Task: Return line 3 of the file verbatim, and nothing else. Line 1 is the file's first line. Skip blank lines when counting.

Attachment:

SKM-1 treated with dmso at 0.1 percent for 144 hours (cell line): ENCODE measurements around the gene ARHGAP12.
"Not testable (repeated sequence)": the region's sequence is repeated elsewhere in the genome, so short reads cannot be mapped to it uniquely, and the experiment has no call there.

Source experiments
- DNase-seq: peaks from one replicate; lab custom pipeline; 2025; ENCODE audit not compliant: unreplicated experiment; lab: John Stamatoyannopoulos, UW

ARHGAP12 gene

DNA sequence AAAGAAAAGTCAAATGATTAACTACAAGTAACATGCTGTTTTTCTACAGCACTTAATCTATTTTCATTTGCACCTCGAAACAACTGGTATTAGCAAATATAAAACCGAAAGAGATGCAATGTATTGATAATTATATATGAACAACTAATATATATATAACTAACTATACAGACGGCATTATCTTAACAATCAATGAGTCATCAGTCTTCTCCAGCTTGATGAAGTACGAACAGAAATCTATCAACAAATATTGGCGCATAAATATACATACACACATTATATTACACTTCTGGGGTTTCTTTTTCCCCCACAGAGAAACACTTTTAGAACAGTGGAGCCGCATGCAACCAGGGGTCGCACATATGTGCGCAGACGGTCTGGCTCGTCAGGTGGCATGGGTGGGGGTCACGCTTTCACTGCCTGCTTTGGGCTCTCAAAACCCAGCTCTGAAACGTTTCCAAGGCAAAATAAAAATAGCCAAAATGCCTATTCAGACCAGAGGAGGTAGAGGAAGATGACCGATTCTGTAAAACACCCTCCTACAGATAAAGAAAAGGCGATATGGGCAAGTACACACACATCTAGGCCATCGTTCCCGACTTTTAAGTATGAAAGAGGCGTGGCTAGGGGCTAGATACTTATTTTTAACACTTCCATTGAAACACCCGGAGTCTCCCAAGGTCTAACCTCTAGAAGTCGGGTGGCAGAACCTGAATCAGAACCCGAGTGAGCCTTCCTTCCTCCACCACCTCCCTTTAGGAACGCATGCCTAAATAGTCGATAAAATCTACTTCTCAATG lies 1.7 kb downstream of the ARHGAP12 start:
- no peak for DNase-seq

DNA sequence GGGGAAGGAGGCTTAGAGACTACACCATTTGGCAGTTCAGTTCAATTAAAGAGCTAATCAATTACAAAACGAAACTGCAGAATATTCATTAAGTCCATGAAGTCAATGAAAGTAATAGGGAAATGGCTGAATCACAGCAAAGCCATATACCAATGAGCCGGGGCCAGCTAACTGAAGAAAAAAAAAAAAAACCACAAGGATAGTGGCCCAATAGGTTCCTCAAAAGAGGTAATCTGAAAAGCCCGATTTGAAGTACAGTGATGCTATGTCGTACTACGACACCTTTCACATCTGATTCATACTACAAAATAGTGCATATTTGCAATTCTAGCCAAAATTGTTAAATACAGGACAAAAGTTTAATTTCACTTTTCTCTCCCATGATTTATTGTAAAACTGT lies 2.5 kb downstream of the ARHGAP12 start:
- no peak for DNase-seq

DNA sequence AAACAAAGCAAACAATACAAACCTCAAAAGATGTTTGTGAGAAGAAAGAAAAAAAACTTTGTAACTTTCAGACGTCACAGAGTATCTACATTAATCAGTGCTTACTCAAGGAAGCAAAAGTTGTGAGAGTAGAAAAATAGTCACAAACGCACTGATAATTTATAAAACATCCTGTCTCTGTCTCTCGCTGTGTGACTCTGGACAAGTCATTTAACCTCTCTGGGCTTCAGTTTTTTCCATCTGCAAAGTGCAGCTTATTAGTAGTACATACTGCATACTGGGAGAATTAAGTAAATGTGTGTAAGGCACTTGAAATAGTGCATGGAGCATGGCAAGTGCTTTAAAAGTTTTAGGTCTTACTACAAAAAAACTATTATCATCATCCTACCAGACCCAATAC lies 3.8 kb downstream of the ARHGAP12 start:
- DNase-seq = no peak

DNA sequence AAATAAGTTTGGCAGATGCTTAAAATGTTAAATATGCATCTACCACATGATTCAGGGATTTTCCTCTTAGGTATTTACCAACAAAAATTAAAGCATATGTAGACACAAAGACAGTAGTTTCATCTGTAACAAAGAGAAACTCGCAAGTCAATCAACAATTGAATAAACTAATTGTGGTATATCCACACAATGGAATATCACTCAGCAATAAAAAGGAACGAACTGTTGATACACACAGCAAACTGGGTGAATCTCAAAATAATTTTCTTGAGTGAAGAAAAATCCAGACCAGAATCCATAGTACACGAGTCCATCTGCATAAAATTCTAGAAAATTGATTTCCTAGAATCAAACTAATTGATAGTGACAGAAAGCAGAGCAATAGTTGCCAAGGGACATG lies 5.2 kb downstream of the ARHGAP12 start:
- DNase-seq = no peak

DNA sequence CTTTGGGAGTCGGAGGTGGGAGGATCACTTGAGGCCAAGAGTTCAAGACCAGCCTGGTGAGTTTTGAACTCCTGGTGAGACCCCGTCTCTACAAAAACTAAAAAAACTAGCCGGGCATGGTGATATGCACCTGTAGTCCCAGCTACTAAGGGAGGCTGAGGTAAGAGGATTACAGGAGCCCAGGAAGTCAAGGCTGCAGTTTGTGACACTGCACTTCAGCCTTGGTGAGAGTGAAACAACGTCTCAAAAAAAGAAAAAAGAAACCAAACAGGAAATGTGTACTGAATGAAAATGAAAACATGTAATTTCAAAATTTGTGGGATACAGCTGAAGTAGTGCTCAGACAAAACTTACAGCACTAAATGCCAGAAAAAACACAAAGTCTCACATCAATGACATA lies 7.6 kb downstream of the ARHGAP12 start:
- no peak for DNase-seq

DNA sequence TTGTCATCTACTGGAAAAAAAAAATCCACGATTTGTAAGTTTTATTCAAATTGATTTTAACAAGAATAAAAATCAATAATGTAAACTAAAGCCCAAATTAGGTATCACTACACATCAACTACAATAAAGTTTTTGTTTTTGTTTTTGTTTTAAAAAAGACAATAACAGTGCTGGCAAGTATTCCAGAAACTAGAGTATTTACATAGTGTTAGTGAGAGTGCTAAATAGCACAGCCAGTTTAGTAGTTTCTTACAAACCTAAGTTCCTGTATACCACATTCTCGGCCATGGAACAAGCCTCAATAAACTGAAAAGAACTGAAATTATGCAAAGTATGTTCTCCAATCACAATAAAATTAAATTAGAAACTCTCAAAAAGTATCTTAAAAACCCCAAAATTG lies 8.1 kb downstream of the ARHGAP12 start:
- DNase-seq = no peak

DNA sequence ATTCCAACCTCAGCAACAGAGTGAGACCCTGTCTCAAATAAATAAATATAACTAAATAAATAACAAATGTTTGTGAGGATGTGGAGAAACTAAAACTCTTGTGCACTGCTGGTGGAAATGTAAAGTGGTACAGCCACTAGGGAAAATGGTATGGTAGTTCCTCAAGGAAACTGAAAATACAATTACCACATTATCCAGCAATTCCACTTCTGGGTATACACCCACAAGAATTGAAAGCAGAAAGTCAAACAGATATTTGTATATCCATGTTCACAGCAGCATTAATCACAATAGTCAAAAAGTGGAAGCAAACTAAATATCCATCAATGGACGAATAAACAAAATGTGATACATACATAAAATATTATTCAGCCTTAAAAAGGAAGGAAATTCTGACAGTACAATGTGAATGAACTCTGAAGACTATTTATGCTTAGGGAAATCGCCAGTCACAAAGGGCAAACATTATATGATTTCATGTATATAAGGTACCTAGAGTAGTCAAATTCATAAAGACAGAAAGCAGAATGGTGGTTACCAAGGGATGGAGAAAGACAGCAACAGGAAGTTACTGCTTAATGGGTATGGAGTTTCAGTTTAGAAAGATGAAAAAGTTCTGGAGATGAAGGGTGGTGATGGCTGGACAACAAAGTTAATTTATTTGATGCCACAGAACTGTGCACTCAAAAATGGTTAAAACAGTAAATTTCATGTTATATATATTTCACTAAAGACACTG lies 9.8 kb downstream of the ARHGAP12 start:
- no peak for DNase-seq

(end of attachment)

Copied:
Source experiments